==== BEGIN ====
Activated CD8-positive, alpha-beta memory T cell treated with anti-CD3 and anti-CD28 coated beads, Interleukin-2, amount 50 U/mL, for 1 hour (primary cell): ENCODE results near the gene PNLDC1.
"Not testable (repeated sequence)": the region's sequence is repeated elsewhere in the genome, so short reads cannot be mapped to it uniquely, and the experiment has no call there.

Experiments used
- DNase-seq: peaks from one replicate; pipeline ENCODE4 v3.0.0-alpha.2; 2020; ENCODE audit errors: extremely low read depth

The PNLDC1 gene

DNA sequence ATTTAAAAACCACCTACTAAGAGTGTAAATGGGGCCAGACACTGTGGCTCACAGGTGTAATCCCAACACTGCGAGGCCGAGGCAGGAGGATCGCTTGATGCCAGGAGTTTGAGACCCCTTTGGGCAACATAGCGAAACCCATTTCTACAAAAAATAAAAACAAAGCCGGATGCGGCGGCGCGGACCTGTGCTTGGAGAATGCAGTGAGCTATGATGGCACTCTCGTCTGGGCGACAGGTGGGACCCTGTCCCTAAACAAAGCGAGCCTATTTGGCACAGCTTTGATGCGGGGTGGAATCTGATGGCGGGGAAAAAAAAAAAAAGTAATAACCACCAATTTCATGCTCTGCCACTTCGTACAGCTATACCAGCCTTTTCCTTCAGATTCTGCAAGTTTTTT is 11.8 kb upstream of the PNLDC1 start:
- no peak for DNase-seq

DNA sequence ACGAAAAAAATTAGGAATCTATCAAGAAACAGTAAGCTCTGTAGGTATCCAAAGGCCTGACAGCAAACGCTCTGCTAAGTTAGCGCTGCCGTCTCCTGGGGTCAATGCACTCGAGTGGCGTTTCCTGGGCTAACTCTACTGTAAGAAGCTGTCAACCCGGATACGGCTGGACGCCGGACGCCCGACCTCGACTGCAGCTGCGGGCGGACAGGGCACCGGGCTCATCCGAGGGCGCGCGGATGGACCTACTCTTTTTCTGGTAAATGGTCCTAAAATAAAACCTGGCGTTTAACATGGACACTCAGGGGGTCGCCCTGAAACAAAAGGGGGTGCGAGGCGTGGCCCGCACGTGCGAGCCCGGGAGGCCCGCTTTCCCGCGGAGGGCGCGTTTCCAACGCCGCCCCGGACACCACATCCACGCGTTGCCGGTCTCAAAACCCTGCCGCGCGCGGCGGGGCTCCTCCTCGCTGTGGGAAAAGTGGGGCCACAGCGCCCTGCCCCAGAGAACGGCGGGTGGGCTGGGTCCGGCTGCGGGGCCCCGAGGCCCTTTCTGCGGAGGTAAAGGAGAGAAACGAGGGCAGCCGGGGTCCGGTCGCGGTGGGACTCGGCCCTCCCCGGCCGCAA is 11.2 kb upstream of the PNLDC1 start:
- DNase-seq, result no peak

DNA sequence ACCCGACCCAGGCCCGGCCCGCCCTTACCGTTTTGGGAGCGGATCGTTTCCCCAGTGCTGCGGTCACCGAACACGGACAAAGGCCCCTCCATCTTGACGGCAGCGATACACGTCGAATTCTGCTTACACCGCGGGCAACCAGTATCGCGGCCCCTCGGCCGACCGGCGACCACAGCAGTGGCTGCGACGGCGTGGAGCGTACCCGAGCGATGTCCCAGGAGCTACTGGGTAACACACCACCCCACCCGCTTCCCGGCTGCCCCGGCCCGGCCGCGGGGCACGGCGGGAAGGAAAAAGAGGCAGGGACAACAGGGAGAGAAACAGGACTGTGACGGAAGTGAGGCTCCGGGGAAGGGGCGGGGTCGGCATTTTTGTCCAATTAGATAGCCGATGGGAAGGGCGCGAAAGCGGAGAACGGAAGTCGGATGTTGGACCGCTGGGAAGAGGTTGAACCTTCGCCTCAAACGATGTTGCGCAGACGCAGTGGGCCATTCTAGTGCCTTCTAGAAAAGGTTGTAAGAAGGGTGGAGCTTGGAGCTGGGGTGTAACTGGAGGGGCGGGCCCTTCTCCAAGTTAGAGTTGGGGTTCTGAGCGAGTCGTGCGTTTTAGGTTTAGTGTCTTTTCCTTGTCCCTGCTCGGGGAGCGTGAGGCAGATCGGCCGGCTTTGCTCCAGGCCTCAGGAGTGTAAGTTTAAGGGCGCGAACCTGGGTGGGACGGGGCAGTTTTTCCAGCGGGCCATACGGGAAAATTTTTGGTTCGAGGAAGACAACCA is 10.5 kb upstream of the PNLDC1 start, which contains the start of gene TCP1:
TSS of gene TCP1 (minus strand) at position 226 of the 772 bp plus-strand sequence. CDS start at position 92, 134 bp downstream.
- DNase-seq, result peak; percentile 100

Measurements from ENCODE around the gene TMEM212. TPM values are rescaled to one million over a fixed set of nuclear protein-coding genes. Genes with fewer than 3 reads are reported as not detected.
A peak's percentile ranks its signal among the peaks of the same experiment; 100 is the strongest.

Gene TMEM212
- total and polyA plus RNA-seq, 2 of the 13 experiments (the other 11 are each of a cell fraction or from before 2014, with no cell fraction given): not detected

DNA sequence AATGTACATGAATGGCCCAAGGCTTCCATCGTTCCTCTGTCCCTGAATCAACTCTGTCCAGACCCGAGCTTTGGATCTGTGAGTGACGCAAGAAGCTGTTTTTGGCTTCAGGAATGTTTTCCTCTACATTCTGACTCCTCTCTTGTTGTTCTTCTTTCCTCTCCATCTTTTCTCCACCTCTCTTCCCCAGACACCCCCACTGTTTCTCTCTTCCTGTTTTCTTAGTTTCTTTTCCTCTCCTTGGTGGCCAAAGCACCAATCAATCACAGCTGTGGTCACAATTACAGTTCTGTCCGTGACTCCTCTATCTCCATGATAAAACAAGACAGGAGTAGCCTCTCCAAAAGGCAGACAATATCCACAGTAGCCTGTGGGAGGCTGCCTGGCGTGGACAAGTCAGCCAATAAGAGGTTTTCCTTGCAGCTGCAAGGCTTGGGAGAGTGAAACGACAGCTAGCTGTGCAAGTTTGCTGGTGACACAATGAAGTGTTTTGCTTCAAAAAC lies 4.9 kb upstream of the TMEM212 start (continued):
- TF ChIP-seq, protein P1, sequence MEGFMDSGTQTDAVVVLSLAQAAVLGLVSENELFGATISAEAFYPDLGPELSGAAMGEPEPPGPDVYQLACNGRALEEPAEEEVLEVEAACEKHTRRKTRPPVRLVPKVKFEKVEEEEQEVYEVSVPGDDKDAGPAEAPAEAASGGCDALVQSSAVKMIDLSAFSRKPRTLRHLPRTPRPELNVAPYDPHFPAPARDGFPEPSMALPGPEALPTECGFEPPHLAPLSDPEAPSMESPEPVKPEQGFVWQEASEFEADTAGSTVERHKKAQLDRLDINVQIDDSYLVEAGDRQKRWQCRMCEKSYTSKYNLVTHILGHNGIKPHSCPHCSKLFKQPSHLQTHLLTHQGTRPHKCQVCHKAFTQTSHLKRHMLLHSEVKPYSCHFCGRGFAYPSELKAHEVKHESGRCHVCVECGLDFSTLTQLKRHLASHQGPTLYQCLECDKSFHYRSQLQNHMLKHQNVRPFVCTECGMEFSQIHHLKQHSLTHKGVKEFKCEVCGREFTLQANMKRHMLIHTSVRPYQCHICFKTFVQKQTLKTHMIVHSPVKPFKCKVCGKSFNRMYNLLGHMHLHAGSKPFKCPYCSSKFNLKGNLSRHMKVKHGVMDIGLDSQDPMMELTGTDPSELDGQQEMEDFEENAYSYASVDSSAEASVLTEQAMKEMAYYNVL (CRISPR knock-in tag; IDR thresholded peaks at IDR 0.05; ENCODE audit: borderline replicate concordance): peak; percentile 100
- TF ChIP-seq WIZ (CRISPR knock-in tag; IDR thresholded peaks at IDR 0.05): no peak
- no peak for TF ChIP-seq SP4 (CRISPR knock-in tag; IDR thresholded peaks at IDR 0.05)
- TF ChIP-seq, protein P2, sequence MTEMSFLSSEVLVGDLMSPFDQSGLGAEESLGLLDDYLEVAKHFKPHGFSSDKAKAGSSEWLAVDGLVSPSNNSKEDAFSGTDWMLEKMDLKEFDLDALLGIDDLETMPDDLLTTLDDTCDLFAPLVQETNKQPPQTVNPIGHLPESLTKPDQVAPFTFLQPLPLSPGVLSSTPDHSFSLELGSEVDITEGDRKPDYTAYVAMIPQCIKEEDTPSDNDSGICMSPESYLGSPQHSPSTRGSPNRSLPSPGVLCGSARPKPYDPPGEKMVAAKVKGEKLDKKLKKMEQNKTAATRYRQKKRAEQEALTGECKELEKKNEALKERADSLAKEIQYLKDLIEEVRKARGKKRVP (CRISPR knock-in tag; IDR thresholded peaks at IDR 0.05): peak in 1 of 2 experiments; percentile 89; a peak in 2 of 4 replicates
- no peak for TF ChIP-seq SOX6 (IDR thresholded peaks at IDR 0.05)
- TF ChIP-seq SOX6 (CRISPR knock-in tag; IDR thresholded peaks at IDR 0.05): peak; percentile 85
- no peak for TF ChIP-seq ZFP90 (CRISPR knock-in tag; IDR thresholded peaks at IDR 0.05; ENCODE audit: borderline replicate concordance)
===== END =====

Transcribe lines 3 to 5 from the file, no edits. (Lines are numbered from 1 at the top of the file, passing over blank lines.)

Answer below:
Experiments used
- DNase-seq: peaks from one replicate; pipeline ENCODE4 v3.0.0-alpha.2; 2020; ENCODE audit errors: extremely low read depth

The PNLDC1 gene